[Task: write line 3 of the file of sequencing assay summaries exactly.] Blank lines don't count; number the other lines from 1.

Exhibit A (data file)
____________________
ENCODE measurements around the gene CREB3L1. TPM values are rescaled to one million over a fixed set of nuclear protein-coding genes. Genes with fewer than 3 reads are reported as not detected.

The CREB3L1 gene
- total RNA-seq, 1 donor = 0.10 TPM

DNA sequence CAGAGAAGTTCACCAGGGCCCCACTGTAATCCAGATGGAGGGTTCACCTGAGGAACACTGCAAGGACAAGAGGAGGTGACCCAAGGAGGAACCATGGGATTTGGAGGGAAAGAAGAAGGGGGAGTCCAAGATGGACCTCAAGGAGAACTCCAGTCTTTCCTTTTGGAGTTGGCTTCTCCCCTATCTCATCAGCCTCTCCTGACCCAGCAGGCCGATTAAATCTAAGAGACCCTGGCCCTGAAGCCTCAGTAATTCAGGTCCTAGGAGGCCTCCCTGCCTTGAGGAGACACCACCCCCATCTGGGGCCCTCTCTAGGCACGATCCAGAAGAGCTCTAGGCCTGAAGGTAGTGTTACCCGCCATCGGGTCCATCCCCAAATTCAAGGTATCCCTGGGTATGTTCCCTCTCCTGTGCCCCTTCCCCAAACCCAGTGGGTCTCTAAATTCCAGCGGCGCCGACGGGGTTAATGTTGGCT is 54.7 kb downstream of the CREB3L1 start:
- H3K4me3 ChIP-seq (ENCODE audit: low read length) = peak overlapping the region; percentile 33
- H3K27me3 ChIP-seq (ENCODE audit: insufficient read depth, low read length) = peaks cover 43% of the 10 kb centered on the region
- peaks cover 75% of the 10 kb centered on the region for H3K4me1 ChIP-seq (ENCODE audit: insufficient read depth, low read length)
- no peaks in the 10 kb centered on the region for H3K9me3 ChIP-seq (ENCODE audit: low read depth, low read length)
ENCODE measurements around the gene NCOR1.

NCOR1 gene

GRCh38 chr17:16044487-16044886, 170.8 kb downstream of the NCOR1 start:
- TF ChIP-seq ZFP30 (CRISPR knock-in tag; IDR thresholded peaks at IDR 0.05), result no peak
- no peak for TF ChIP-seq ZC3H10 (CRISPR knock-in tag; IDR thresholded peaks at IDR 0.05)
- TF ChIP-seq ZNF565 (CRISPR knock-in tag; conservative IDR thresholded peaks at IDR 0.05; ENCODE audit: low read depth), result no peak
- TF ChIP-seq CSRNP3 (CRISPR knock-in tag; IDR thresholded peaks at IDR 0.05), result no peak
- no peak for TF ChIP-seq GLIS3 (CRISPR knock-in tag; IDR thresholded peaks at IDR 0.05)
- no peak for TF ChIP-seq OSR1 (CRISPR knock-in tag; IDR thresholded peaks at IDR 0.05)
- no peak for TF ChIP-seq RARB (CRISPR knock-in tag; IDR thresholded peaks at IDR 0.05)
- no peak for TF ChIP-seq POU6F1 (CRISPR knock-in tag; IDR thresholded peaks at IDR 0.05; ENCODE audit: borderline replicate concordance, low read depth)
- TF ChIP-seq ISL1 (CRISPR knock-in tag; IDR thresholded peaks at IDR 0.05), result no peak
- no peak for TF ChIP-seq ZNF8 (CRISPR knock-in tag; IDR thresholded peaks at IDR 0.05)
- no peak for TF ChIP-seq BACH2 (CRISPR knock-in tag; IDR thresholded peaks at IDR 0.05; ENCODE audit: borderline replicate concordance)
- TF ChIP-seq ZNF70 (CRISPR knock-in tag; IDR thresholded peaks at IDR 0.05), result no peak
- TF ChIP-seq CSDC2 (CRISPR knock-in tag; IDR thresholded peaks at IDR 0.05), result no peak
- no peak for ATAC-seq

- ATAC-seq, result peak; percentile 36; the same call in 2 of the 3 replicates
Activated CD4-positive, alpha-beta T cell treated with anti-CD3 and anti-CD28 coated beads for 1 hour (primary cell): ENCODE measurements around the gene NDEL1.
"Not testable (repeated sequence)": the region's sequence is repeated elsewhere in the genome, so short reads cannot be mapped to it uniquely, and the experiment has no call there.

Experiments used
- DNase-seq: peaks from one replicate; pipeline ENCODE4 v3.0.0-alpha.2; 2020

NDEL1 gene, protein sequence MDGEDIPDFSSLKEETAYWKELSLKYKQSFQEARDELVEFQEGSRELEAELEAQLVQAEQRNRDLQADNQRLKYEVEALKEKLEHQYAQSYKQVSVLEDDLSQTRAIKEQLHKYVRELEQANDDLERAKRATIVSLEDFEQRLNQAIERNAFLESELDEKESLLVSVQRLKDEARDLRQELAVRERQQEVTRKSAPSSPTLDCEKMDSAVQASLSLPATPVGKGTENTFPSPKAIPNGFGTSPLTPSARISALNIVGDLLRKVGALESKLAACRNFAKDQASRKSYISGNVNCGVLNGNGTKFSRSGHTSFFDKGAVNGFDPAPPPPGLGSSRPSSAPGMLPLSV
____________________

- total RNA-seq, 1 donor = 0.10 TPM